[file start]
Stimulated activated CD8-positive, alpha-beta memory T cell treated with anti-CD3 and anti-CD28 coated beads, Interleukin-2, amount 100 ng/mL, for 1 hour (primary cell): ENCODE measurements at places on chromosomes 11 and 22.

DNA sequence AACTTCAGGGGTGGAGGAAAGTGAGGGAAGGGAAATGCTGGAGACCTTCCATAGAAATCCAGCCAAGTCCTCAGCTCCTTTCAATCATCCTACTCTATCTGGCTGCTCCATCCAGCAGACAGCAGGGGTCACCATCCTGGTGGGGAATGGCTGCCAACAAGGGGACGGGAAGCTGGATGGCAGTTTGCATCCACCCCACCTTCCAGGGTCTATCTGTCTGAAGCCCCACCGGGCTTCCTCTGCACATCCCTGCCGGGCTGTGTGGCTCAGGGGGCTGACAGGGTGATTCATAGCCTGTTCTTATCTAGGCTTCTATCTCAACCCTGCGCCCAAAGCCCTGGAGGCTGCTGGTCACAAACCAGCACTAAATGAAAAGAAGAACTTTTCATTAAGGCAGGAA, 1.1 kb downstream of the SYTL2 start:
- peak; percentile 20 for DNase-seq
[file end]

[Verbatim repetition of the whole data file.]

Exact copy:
Stimulated activated CD8-positive, alpha-beta memory T cell treated with anti-CD3 and anti-CD28 coated beads, Interleukin-2, amount 100 ng/mL, for 1 hour (primary cell): ENCODE measurements at places on chromosomes 11 and 22.

DNA sequence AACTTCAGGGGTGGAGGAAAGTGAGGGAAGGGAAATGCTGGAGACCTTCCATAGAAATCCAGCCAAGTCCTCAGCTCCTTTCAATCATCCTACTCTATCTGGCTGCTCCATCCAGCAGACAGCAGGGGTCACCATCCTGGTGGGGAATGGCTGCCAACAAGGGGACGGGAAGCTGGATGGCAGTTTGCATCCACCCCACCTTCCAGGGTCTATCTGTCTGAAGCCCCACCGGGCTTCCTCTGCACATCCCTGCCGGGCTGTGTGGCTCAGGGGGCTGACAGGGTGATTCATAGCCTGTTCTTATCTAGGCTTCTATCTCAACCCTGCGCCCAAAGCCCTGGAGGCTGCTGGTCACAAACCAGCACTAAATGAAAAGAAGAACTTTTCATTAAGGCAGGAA, 1.1 kb downstream of the SYTL2 start:
- peak; percentile 20 for DNase-seq